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New developments in student loan bankruptcy discharges in Harrisburg, PA

Probably the most difficult task in bankruptcy is discharging student loans. While bankruptcy is offered to the innocent, but unfortunate, debtor in order to obtain a “fresh start,” Congress defines that fresh start. And Congress did not include forgiving most student loans. In fact, over time, the trend has been that Congress made it more and more difficult to successfully accomplish this task.

Some relief from this futility appears to be offered in a joint guidance to Department of Justice (DOJ) attorneys developed in cooperation with the Department of Education (DOE). The intent of the guidance is to streamline the government’s consideration of requests to fully or partially discharge a student loan. DOJ/DOE offers this program in addition to other options such as Income-Driven Repayment Plans, Public Service Loan Forgiveness and Cancellations. However, these options apply only to direct student loans from DOE and do not apply to private loans.

Undue Hardship

Under the current standards of the Bankruptcy Code, a debtor must prove that the continued obligation to pay student loans would be an “undue hardship.” Most courts, including the Bankruptcy Court in Harrisburg, have followed the Brunner test which requires debtors to prove current hardships, continuing future financial difficulties and a good faith effort to pay the loans in the past (ghosts of student loans past, present and future). Under the new guidelines, debtors will submit an attestation form which contains most of the information required by DOJ attorneys to analyze a discharge complaint.

Current Hardships

In regard to the present circumstances test, the guidelines direct the parties to determine disposable income by comparing the person’s income from all sources as compared to expense standards used by the IRS and on the means test in bankruptcy. Use of the IRS numbers is intended to standardize approved expenses and simplify the calculation of disposable income.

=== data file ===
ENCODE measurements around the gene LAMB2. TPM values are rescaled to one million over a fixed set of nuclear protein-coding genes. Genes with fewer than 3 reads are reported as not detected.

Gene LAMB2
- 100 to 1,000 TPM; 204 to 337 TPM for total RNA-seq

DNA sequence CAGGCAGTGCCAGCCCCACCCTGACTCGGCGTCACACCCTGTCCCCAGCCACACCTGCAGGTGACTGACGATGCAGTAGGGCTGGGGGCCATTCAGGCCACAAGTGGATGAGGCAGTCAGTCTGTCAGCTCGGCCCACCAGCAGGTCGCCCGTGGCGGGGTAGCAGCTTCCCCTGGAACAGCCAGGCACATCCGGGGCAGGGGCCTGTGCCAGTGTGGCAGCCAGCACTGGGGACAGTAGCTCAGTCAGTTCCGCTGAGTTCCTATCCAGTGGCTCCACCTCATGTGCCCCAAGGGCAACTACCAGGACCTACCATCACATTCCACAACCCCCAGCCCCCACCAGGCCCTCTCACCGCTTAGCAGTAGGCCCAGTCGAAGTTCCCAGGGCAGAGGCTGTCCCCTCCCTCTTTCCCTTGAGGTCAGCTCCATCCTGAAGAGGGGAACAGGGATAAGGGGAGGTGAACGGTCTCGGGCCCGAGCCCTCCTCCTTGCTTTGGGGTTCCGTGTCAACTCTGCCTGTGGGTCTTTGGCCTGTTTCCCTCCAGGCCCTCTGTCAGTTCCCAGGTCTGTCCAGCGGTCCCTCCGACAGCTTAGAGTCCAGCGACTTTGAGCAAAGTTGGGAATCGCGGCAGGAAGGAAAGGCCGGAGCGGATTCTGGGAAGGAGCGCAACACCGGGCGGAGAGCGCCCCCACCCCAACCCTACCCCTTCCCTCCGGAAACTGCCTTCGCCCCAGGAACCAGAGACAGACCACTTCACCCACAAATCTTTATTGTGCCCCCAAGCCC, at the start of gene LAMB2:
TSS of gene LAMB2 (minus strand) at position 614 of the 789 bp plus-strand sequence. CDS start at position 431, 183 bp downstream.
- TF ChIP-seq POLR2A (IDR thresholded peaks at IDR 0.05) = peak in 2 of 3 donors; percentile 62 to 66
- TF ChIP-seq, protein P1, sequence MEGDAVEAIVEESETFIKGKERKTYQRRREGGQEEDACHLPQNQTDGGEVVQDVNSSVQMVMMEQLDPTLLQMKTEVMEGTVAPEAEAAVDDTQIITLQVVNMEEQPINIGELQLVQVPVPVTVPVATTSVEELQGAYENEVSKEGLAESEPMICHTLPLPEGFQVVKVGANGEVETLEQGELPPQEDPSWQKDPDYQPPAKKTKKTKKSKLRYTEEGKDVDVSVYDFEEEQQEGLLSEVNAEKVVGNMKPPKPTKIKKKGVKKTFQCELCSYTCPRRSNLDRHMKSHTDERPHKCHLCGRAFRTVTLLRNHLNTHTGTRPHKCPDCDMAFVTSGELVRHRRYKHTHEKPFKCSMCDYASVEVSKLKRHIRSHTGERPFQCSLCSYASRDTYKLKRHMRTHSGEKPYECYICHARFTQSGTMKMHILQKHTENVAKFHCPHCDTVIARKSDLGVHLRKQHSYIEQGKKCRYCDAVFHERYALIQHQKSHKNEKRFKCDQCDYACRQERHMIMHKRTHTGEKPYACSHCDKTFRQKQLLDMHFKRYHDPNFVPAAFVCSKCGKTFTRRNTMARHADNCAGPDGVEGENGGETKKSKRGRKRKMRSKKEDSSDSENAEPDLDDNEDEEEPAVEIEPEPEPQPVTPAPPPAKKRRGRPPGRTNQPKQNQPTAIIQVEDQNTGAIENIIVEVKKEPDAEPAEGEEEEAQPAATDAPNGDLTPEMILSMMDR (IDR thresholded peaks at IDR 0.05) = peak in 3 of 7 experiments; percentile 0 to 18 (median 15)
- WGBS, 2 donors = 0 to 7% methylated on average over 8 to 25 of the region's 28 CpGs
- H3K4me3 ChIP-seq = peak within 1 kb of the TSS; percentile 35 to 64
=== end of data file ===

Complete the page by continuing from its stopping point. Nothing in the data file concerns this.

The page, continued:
Future Circumstances

The future circumstances test receives a major overhaul. Rather than immediately determining all of a person’s future circumstances, certain presumptions will be used to qualify under this test. Therefore, those persons who are over 65 years old, disabled, unemployed for at least 5 of the last 10 years, and other circumstances will be presumed to have met the second test by government attorneys. While these presumptions are rebuttable based on the person’s actual circumstances, such a presumption puts the person way ahead of the game.

Good Faith Efforts

The final consideration regarding good faith efforts to make payments on the loans is likewise streamlined to an extent by various presumptions. The person will be presumed to have acted in good faith if payments were made, the person entered into an Income-Driven Repayment Plan, or reached out to his or her servicer to consolidate their loans, as well as other considerations. Bottom line, it appears that DOJ will be impressed with whatever activity took place to pay the loans and will not be impressed by requests for discharge after the debtor made no attempts to remedy the situation outside the bankruptcy arena.

These new guidelines along with the attestation form will certainly streamline the discharge process by emphasizing the areas in which DOJ attorneys will concentrate their analysis. While the process is simplified, it is not simple. You should seek experienced legal representation to make sure the discharge application takes advantage of all of the new features and puts your best foot forward. If you believe you are entitled to a fresh start due to an undue hardship from continuing to pay your student loan, contact us. We give second chances on Second Street.